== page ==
How fortunate that the school where I taught English in Eastern Nigeria was a scant few miles from Ogidi, the village where Achebe grew up and the setting of his celebrated novel. I was aware of Ogidi’s proximity to my own village and was even told that Achebe visited his family there from time to time, but I made no attempt to meet him until several years later. Equally important, however, was Onitsha, the Igbo center of business and culture, a dozen miles from where I lived. It was there that I purchased many of the original titles by the Onitsha pamphleteers and had my first true sense of what was already becoming a major school of African writing. In Onitsha at the CMS Bookstore, I also purchased Achebe’s third novel, Arrow of God, soon after it was published.

Nigeria changed my scholarly life. When I returned home I was determined to see that works by African writers were reprinted in American editions, and in the spring of the 1965 academic year, I taught my first course in African literature. The rest is history.

The Rise and fall of Books of Hours

By Alicia Dietrich

'Saint Catherine And The Belleville Arms.' The Belleville Hours, HRC MS 8, fol. 51r. France ca. 1425 with modifications ca. 1450. French and Latin. Leaf size 4.9 x 3.4 in.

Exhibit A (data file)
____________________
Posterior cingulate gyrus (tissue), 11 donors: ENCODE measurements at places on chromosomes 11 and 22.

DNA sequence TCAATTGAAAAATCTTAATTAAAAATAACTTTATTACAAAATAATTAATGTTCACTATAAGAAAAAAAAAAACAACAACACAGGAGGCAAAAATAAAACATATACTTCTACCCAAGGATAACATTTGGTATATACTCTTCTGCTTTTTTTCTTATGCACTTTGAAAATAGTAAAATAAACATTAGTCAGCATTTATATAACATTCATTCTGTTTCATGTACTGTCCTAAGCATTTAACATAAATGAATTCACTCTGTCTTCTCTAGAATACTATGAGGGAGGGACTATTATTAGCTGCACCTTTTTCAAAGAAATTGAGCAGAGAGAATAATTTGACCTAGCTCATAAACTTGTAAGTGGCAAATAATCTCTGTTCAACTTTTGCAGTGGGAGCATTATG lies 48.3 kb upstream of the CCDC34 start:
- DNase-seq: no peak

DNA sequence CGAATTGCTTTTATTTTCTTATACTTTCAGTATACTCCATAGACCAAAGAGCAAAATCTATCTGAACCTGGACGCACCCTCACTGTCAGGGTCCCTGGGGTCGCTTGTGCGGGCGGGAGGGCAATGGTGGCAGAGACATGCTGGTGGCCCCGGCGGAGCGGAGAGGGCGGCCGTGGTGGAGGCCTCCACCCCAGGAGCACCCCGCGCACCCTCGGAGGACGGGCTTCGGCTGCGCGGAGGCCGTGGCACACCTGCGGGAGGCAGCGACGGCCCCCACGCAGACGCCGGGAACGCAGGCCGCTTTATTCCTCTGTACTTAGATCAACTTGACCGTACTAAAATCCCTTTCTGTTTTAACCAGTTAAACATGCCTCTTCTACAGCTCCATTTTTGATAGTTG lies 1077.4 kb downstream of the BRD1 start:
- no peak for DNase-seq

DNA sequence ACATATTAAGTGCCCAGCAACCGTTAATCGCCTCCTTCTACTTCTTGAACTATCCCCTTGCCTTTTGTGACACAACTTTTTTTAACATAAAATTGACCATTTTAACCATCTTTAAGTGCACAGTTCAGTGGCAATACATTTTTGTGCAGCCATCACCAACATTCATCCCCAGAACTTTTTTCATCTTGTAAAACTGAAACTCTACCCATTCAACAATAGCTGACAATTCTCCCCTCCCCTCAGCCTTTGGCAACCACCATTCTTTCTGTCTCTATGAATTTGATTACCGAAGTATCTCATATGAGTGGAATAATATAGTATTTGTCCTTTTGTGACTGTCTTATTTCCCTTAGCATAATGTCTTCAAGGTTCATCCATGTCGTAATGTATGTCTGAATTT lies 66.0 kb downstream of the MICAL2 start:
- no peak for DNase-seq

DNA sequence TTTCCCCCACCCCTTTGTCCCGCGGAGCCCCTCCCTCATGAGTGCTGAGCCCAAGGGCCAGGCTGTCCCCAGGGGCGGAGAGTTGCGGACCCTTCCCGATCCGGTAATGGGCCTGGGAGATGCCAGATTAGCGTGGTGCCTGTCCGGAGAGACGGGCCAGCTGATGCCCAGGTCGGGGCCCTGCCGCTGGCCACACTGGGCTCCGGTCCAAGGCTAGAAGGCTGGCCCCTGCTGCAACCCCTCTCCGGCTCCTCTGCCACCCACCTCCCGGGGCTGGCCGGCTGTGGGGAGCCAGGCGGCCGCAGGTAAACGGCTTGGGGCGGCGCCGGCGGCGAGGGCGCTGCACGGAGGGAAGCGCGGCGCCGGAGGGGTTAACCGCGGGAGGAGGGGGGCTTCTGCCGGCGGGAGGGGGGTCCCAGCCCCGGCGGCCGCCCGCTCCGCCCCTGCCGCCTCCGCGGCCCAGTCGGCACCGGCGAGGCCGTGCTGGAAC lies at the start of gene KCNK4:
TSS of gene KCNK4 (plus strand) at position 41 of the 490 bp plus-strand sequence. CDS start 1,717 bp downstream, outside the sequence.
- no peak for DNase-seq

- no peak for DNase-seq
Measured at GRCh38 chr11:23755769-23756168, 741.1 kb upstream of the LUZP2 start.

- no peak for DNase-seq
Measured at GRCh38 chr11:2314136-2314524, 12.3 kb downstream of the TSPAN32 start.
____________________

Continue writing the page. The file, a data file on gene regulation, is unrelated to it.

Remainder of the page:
'Saint Catherine And The Belleville Arms.' The Belleville Hours, HRC MS 8, fol. 51r. France ca. 1425 with modifications ca. 1450. French and Latin. Leaf size 4.9 x 3.4 in.
The current (and final) installment of the Ransom Center’s series on Books of Hours surveys the 300-year reign of the Book of Hours as a medieval bestseller, from its beginnings in the fifteenth century to the Age of Print to the Post-Reformation period.

Part I of the series describes the emergence of the Book of Hours as a distinctive class of text and provides an introduction to the subject. Part II discusses and illustrates the most common elements found inside a Book of Hours.

View slideshow of images from "Consider the Archive: An Evening of David Foster Wallace"

By Alicia Dietrich

Video of the program “Consider the Archive: An Evening of David Foster Wallace” will be posted on the Ransom Center’s website once it is transcribed and captioned to comply with ADA guidelines.

 

Please click the thumbnails to view larger images.

 

Additional David Foster Wallace materials at the Ransom Center

By Megan Barnard

The David Foster Wallace papers have been cataloged and are now available for study in the Ransom Center’s reading room. Since last March when the Center announced its acquisition of the papers, a few small collections have arrived that complement the archive acquired from Wallace’s Estate.